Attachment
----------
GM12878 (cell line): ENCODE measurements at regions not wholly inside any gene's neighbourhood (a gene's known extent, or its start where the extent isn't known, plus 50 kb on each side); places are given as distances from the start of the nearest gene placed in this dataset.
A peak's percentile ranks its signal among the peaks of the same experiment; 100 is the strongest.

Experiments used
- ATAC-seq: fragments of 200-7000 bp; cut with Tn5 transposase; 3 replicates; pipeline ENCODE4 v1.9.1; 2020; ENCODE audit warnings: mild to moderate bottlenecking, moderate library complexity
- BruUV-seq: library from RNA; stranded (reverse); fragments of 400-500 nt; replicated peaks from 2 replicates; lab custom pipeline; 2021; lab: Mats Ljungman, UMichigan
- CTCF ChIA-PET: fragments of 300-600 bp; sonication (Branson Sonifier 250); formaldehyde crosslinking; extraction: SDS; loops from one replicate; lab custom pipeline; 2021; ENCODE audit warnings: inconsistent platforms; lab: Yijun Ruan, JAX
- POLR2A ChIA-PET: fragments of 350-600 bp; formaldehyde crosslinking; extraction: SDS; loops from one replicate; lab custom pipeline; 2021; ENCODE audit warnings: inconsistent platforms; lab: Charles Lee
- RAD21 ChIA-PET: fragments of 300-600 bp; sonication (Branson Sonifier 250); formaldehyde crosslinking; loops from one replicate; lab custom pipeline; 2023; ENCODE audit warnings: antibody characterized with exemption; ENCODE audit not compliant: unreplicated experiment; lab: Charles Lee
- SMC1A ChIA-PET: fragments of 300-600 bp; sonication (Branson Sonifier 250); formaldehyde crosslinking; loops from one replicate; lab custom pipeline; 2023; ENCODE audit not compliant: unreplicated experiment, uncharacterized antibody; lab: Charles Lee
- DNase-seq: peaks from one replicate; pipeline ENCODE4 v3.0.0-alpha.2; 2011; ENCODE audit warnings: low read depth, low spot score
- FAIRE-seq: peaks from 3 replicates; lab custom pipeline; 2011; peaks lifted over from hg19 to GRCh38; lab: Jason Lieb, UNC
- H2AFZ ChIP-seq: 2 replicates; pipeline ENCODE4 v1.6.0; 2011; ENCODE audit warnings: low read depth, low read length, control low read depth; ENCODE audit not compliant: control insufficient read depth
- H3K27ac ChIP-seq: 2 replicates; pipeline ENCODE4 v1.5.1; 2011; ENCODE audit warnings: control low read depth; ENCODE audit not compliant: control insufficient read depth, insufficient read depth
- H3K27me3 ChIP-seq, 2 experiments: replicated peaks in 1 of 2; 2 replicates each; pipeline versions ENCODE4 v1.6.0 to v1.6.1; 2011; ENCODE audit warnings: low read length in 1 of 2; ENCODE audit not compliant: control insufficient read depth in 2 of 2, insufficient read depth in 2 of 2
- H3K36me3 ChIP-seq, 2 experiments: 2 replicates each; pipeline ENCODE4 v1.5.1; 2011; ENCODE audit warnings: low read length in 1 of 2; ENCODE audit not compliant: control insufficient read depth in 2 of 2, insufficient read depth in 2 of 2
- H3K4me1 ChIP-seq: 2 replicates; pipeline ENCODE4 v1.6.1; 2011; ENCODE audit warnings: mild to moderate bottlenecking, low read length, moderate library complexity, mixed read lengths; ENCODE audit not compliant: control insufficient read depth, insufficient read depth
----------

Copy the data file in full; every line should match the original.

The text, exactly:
GM12878 (cell line): ENCODE measurements at regions not wholly inside any gene's neighbourhood (a gene's known extent, or its start where the extent isn't known, plus 50 kb on each side); places are given as distances from the start of the nearest gene placed in this dataset.
A peak's percentile ranks its signal among the peaks of the same experiment; 100 is the strongest.

Experiments used
- ATAC-seq: fragments of 200-7000 bp; cut with Tn5 transposase; 3 replicates; pipeline ENCODE4 v1.9.1; 2020; ENCODE audit warnings: mild to moderate bottlenecking, moderate library complexity
- BruUV-seq: library from RNA; stranded (reverse); fragments of 400-500 nt; replicated peaks from 2 replicates; lab custom pipeline; 2021; lab: Mats Ljungman, UMichigan
- CTCF ChIA-PET: fragments of 300-600 bp; sonication (Branson Sonifier 250); formaldehyde crosslinking; extraction: SDS; loops from one replicate; lab custom pipeline; 2021; ENCODE audit warnings: inconsistent platforms; lab: Yijun Ruan, JAX
- POLR2A ChIA-PET: fragments of 350-600 bp; formaldehyde crosslinking; extraction: SDS; loops from one replicate; lab custom pipeline; 2021; ENCODE audit warnings: inconsistent platforms; lab: Charles Lee
- RAD21 ChIA-PET: fragments of 300-600 bp; sonication (Branson Sonifier 250); formaldehyde crosslinking; loops from one replicate; lab custom pipeline; 2023; ENCODE audit warnings: antibody characterized with exemption; ENCODE audit not compliant: unreplicated experiment; lab: Charles Lee
- SMC1A ChIA-PET: fragments of 300-600 bp; sonication (Branson Sonifier 250); formaldehyde crosslinking; loops from one replicate; lab custom pipeline; 2023; ENCODE audit not compliant: unreplicated experiment, uncharacterized antibody; lab: Charles Lee
- DNase-seq: peaks from one replicate; pipeline ENCODE4 v3.0.0-alpha.2; 2011; ENCODE audit warnings: low read depth, low spot score
- FAIRE-seq: peaks from 3 replicates; lab custom pipeline; 2011; peaks lifted over from hg19 to GRCh38; lab: Jason Lieb, UNC
- H2AFZ ChIP-seq: 2 replicates; pipeline ENCODE4 v1.6.0; 2011; ENCODE audit warnings: low read depth, low read length, control low read depth; ENCODE audit not compliant: control insufficient read depth
- H3K27ac ChIP-seq: 2 replicates; pipeline ENCODE4 v1.5.1; 2011; ENCODE audit warnings: control low read depth; ENCODE audit not compliant: control insufficient read depth, insufficient read depth
- H3K27me3 ChIP-seq, 2 experiments: replicated peaks in 1 of 2; 2 replicates each; pipeline versions ENCODE4 v1.6.0 to v1.6.1; 2011; ENCODE audit warnings: low read length in 1 of 2; ENCODE audit not compliant: control insufficient read depth in 2 of 2, insufficient read depth in 2 of 2
- H3K36me3 ChIP-seq, 2 experiments: 2 replicates each; pipeline ENCODE4 v1.5.1; 2011; ENCODE audit warnings: low read length in 1 of 2; ENCODE audit not compliant: control insufficient read depth in 2 of 2, insufficient read depth in 2 of 2
- H3K4me1 ChIP-seq: 2 replicates; pipeline ENCODE4 v1.6.1; 2011; ENCODE audit warnings: mild to moderate bottlenecking, low read length, moderate library complexity, mixed read lengths; ENCODE audit not compliant: control insufficient read depth, insufficient read depth